If you have ever been to Colorado, you learn fairly quickly that the people up here are always looking for the next adrenaline rush but we all need a break every now and then. What better way to have a relaxing and laid back break from all the excitement than soaking in a hot spring? It is one thing to go to a spa, but going out in nature gives your body the purest cleanse. One of the best ways to relax and be in nature is to go to these natural hot springs. One of the most well known areas in Colorado to go and visit the hot springs at is along the Colorado River.
Hot Springs are created from rain or groundwater that has been in contact with rocks that are heated by subterranean volcanic activity underneath the earth’s crust. You may have noticed that there is a strange egg-like smell that is released around some hot springs. This is caused by the rocks being heated by the volcanic activity beneath earth’s surfaces heavier minerals like sulfur are heated and pressure is applied the minerals begin to dissolve.
There are four different hot springs that are located along the Colorado River. Here is your hot springs guide to the best hot springs located along the Colorado River. We will start our journey at the beginning of the Colorado River.
Hot Sulphur Springs is one of the oldest operating hot springs and has been a resort for over 140 years. The Springs were converted into a resort in 1840 and the town was actually named after the Hot Sulphur Springs Resort and the small town is known as Hot Sulphur Springs. Hot Sulphur Springs offers seventeen motel rooms, a spa, and twenty one mineral pools located throughout the resort. All twenty one of the pools are fed by seven natural springs located near the resort. All twenty one pools are temperature controlled and range between ninety five and one hundred and twelve degrees. The mineral rich water is so fresh and clean you could drink it.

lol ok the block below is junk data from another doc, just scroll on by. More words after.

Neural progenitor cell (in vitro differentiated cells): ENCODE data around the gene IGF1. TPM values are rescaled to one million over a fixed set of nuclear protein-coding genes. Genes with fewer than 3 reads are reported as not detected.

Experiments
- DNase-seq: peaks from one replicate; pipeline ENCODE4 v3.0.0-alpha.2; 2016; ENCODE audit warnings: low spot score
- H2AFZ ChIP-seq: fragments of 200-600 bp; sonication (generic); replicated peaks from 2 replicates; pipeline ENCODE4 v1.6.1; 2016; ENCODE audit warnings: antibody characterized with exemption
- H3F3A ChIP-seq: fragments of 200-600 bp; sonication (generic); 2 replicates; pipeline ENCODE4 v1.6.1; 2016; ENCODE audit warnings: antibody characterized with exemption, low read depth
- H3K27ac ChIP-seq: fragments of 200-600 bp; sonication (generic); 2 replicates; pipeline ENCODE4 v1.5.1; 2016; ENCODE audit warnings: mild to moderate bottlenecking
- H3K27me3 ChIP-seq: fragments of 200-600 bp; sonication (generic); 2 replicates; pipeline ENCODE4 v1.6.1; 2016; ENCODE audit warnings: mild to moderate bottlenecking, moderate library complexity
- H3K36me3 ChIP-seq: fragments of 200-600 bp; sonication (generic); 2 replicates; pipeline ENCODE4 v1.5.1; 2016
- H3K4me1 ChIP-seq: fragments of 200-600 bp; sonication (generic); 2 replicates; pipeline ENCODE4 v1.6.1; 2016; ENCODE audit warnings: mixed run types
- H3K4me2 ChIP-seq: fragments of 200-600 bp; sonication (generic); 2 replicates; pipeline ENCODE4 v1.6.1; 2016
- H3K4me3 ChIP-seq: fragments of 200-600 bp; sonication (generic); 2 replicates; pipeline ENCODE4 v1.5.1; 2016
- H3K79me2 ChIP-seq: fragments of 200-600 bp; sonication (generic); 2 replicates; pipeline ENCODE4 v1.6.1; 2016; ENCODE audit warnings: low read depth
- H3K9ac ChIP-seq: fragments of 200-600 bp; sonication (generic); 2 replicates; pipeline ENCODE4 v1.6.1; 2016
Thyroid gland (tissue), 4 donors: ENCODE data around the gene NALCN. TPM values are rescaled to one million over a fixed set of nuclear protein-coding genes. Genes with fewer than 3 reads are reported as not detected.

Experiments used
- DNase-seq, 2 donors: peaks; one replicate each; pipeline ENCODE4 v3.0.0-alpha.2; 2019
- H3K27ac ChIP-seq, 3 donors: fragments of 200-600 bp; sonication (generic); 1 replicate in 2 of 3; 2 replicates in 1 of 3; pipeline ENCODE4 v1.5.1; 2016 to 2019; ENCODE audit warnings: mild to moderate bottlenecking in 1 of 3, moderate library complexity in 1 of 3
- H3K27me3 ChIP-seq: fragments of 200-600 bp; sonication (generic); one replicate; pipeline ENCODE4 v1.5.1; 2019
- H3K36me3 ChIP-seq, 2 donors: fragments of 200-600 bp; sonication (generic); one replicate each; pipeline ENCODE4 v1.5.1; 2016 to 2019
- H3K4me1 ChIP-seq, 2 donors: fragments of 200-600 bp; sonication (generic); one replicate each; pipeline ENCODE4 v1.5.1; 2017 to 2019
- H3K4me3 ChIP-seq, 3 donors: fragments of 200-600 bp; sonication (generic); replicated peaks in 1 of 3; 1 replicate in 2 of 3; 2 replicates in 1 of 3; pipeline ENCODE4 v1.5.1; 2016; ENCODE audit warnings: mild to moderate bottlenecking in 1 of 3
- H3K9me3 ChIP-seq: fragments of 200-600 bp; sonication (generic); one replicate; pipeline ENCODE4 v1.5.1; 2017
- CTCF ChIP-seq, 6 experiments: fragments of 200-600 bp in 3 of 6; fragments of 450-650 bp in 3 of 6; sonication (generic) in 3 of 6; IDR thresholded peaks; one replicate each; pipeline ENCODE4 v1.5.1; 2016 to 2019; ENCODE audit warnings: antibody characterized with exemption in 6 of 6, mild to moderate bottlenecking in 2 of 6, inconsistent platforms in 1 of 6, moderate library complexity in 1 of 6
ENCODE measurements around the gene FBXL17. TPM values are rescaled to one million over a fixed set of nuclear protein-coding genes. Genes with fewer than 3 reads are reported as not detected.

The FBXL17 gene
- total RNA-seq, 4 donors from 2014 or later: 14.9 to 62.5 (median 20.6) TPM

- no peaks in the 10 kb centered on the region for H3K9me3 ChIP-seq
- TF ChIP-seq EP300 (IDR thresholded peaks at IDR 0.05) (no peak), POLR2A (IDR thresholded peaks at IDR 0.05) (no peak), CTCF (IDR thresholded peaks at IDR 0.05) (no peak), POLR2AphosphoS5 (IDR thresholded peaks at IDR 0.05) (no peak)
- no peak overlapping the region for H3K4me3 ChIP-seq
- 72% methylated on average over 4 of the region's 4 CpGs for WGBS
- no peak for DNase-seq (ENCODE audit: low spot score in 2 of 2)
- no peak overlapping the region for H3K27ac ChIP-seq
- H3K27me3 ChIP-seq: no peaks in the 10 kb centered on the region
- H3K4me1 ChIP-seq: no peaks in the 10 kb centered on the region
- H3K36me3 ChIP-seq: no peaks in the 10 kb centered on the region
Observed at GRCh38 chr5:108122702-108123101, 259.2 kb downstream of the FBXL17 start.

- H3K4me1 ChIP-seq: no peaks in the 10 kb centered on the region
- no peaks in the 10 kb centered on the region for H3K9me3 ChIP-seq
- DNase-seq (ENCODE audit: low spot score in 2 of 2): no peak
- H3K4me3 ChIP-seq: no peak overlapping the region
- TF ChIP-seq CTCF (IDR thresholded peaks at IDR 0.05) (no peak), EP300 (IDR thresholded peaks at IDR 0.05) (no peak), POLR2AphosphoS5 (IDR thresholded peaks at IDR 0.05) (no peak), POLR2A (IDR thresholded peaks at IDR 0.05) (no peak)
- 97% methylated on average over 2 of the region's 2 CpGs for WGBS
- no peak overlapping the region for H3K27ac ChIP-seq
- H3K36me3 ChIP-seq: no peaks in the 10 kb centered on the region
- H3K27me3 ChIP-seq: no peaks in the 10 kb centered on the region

Our next stop is going to be Radium Hot Springs, located quite literally right on the Colorado River, Radium hot springs can be accessed via a 1.5 mile hike or you can raft to it. Most people refer to Radium as a warm spring. The spring has a mixture of geothermal heated water and chilly river water. There is a jump rock that is nearby but is only accessible via raft. One thing that you should know is that the water level of the Colorado River can occasionally become high enough to completely submerge these springs making them disappear for a while. The best part about the Radium hot spring is that there is no fee and open to all who seek it.
Our final stop on this hot springs guide is Iron Mountain Hot Springs. This newly built hot spring is only a few years old. It contains sixteen naturally shaped hot spring pools that range in temperatures of ninety eight degrees to one hundred and eight degrees. Each mineral pool contains more than fourteen different minerals in the water. There are also heated sidewalks to keep your toes toasty in the winter months. There is also a Family pool for anyone with children and a whirlpool for that extra bit of relaxation.
Regardless of where you decide to go you will enjoy the peaceful and relaxing temperatures of a geothermal mineral water in these pools. Just be sure that you keep in mind that you should stay hydrated while soaking and to not soak for too long there is the chance of lightheadedness, dizziness, fainting and vomiting. Hot springs are the perfect way to feel refreshed after a hard day of skiing or snowboarding. It is a sure way to feel relaxed after a rather difficult week.